Justin Taylor’s Post On “What Unbelieving Pagans Know about God and Why They Are Responsible for It”

Justin Taylor over at The Gospel Coalition has a great little introductory post on Romans 1. Justin covers some of the basics of the basis for the responsibility of unbelief and the universal knowledge of God. It is important, as our contributor Razorskiss pointed out on Justin’s blog, to understand that this is speaking of God and not that all men just have some sort of notion of a generic god. It is also important to notice the consequences of the rejection of God. Check out the post here: http://thegospelcoalition.org/blogs/justintaylor/2012/02/15/what-unbelieving-pagans-know-about-god-and-why-they-are-responsible-for-it   HT: McFormtist

Also check out Razorskiss’s article “EXPOSITION OF ROMANS 1:16-2:16 – THE KNOWLEDGE OF GOD” in the journal: https://choosinghats.org/antithesis-a-reformed-apologetic-journal/in-antithesis-volume-1-no-1-september-2011/

C. L. Bolt’s introduction to Covenantal/Presuppositional Apologetics: https://choosinghats.org/post-series/ especially note parts 10 and 11 as well as his post https://choosinghats.org/2009/09/sacrificing-the-gospel-on-the-altar-of-unbiblical-apologetics/

Also check out the lectures from Dr. Scott Oliphint and Dr. D. A. Carson from NEXT 2011 keeping this subject at the front of your thinking. https://choosinghats.org/2011/06/next-2011-lectures-available/


2 Comments

Paul Baird

Read it, sorry but is that supposed to be a devastating line of argument ?

“First, the object of their knowledge is God’s “invisible attributes.” In particular, Paul points to God as Creator with eternality, power, and divinity (“eternal power and divine nature . . . creation of the world”).”

That’s that feedback concept I’ve tried explaining to you. Believers do not follow a deity that is unresponsive. There is a point to rite, ritual and sacrifice, usually involving food or war.

“Second, he explains the location of their knowledge of these invisible divine attributes: “in the things that have been made.” In other words, his invisible characteristics are found in his visible creation.”

Again it’s part of the feedback relationship and also the interaction between the believer and their environment.

“Third, he explains the duration of their knowledge, to the effect that this has always been the case: “ever since the creation of the world.””

Considering the number of faith paths that have a Creation myth…

“Fourth, he points to the quality of their knowledge: it is “clearly perceived,” hearkening back to his comment that this knowledge is “plain to them.””

Hmm. Tell me, is the evidence in the sedimentary rocks clearly there to substantiate the Flood ? Don’t you think it ought to be ? Don’t you think that everything stated in the Bible should also be plainly knowledgeable rather than open to so much historic interpretation ?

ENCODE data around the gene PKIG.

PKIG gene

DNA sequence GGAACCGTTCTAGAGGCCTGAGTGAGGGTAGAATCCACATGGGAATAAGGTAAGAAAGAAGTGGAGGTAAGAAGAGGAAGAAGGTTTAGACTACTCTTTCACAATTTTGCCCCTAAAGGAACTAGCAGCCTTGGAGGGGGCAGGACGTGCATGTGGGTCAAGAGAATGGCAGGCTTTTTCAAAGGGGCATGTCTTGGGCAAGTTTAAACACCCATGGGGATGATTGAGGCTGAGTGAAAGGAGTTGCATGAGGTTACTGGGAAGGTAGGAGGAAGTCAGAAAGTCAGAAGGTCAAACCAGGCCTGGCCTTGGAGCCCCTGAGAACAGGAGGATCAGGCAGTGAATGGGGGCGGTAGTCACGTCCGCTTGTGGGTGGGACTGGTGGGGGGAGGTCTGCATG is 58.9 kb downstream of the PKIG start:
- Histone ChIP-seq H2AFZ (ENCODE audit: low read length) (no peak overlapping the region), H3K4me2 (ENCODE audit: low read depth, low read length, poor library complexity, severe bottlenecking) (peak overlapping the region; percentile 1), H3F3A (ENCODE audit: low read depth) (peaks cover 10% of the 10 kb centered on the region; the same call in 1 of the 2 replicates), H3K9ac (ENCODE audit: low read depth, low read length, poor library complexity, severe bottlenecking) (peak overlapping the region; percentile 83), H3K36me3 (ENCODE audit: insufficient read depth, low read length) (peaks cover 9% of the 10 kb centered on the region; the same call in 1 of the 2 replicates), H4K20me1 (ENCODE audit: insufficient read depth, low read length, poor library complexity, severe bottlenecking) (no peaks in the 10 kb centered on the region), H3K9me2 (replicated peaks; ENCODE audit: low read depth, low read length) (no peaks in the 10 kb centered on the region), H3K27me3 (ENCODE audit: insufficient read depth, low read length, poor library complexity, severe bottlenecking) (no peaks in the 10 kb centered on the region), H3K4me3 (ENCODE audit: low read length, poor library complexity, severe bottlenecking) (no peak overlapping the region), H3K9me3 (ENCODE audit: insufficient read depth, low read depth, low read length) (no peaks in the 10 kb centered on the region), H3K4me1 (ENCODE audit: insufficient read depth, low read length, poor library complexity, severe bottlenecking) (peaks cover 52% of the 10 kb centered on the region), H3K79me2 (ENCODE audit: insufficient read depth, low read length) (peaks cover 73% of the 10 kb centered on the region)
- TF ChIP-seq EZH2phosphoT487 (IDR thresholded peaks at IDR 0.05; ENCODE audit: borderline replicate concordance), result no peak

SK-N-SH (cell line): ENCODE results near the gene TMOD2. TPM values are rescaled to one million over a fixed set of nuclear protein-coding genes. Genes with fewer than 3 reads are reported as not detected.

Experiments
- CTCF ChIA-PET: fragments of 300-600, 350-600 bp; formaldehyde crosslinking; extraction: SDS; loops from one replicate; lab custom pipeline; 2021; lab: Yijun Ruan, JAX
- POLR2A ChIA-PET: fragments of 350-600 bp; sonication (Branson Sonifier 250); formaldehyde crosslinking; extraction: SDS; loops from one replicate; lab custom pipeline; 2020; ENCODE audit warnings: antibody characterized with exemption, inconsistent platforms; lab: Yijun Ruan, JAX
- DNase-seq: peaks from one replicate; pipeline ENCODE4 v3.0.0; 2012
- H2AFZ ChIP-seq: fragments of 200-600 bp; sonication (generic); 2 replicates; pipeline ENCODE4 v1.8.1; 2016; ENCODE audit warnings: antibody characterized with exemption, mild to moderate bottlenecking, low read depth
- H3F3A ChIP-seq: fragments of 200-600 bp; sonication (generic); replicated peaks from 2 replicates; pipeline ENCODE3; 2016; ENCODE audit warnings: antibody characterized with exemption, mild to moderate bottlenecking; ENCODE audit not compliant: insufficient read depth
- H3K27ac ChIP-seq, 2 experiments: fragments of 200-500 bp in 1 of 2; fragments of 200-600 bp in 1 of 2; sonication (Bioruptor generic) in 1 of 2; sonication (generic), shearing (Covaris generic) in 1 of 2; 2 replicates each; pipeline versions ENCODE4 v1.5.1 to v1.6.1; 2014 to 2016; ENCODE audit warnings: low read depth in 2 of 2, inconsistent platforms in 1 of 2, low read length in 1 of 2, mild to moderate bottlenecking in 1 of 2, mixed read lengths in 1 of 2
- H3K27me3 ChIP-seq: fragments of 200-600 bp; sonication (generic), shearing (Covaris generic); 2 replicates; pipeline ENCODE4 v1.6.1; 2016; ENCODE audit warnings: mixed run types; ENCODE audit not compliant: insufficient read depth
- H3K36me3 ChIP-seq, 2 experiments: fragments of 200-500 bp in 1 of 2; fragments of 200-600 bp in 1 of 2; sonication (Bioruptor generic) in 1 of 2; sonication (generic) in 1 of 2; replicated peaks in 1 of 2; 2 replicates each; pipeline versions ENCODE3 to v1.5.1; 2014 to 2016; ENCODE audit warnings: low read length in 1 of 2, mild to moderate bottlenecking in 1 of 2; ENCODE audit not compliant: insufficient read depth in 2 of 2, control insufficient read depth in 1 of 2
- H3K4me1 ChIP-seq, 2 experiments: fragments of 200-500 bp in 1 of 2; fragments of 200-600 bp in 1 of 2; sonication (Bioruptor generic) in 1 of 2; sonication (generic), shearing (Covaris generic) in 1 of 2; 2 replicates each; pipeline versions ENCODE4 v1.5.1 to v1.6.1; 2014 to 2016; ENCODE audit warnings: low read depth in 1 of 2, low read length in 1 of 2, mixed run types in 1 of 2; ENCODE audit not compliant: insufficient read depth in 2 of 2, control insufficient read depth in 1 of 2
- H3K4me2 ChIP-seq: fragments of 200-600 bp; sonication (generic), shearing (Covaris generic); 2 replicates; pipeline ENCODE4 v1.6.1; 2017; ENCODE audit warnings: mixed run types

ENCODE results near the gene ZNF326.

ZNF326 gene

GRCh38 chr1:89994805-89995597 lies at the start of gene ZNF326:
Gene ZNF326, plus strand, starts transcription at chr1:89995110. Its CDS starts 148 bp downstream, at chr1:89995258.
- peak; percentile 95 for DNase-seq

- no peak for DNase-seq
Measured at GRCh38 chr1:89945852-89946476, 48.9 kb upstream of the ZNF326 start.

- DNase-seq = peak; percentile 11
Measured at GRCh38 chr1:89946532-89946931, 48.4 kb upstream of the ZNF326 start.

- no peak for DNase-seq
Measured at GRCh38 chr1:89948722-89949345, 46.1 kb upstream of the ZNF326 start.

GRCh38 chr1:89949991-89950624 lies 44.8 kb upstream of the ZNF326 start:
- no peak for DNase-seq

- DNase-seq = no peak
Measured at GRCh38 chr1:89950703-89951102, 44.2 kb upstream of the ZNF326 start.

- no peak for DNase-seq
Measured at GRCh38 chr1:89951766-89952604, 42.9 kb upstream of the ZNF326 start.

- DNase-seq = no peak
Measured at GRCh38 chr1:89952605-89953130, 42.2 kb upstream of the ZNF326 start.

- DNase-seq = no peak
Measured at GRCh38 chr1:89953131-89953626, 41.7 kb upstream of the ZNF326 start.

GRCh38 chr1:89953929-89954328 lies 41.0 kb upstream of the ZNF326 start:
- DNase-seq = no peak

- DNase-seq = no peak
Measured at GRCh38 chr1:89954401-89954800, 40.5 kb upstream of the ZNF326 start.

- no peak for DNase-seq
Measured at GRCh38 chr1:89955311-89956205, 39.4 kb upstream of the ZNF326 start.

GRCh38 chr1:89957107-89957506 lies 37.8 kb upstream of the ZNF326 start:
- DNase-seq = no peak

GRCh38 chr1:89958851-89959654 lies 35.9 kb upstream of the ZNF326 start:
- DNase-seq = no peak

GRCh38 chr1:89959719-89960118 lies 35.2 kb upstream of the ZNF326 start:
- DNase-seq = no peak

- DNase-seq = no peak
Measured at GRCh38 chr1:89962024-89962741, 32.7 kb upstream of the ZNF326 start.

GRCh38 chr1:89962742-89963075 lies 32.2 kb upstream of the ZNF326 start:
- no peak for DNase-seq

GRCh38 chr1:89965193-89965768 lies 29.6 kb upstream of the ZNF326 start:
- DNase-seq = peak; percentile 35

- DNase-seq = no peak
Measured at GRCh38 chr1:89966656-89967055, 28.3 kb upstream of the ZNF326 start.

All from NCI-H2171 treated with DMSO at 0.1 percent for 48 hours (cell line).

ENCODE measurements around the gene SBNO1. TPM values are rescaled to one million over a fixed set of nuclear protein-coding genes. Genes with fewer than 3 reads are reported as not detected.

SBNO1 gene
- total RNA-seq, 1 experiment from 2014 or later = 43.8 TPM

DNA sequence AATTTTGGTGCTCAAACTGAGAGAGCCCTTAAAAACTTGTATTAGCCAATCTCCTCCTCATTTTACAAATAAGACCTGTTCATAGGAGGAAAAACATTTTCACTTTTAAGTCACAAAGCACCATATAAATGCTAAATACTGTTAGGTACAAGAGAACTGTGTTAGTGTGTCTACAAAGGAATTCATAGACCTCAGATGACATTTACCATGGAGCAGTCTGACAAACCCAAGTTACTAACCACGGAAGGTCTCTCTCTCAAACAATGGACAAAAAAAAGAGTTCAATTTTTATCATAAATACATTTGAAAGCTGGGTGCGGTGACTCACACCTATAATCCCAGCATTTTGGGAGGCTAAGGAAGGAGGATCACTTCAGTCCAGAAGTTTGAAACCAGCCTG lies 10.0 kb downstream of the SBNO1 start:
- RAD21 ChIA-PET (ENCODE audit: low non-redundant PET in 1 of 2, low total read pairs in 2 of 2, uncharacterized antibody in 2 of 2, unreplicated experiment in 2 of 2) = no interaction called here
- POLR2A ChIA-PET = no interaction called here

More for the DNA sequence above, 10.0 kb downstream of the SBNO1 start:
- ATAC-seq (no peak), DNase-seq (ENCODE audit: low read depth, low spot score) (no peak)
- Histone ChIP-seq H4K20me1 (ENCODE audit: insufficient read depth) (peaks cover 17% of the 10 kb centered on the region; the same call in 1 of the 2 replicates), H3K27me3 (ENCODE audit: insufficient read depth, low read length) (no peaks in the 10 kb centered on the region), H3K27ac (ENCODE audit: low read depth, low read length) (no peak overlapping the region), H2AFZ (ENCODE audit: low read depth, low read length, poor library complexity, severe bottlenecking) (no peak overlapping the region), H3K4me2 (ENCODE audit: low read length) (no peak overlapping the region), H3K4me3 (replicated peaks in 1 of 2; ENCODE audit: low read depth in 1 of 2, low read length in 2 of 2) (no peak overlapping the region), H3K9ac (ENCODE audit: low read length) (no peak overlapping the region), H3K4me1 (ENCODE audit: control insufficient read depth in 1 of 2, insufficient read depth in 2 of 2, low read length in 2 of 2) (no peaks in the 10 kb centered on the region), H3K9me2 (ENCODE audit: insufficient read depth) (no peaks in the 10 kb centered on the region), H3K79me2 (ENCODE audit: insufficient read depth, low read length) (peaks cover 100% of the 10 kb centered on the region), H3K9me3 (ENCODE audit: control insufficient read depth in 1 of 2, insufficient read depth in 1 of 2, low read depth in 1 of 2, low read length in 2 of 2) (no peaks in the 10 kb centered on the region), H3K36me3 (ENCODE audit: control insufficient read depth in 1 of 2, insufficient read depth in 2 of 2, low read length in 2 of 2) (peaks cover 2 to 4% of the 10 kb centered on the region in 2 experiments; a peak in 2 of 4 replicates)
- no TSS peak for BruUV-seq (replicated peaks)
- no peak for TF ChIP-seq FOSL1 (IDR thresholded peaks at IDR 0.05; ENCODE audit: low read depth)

I think the article cited is doing what it should do – preaching to the choir. Just don’t expect it to convince anyone who isn’t in the choir.

defectivebit

Read it, sorry but is that supposed to be a devastating line of argument ?

huh?

“First, the object of their knowledge is God’s “invisible attributes.” In particular, Paul points to God as Creator with eternality, power, and divinity (“eternal power and divine nature . . . creation of the world”).”
That’s that feedback concept I’ve tried explaining to you. Believers do not follow a deity that is unresponsive. There is a point to rite, ritual and sacrifice, usually involving food or war.

I have no idea what you are talking about Paul. I don’t remember ever talking to you about a “feedback concept.”

“Second, he explains the location of their knowledge of these invisible divine attributes: “in the things that have been made.” In other words, his invisible characteristics are found in his visible creation.”
Again it’s part of the feedback relationship and also the interaction between the believer and their environment.

Still have no idea what you are talking about…

“Third, he explains the duration of their knowledge, to the effect that this has always been the case: “ever since the creation of the world.””
Considering the number of faith paths that have a Creation myth…

“…” Not sure what you are trying to imply here.

“Fourth, he points to the quality of their knowledge: it is “clearly perceived,” hearkening back to his comment that this knowledge is “plain to them.””
Hmm. Tell me, is the evidence in the sedimentary rocks clearly there to substantiate the Flood ?

Depends on what worldview one is using to interpret the evidence. If one has a worldview that rejects the Triune God of Scripture a priori then the evidence will not be interpreted to substantiate any claim of Christianity, necessarily so.

Don’t you think it ought to be ? Don’t you think that everything stated in the Bible should also be plainly knowledgeable rather than open to so much historic interpretation ?

It is plain because God has made it plain to them. In their very being as creatures and in the world around.

I think the article cited is doing what it should do – preaching to the choir. Just don’t expect it to convince anyone who isn’t in the choir.

So then why did you ask the very first question in this comment? If it is doing its job as “preaching to the choir” why would you think it is trying to be “a devastating line of argument?”


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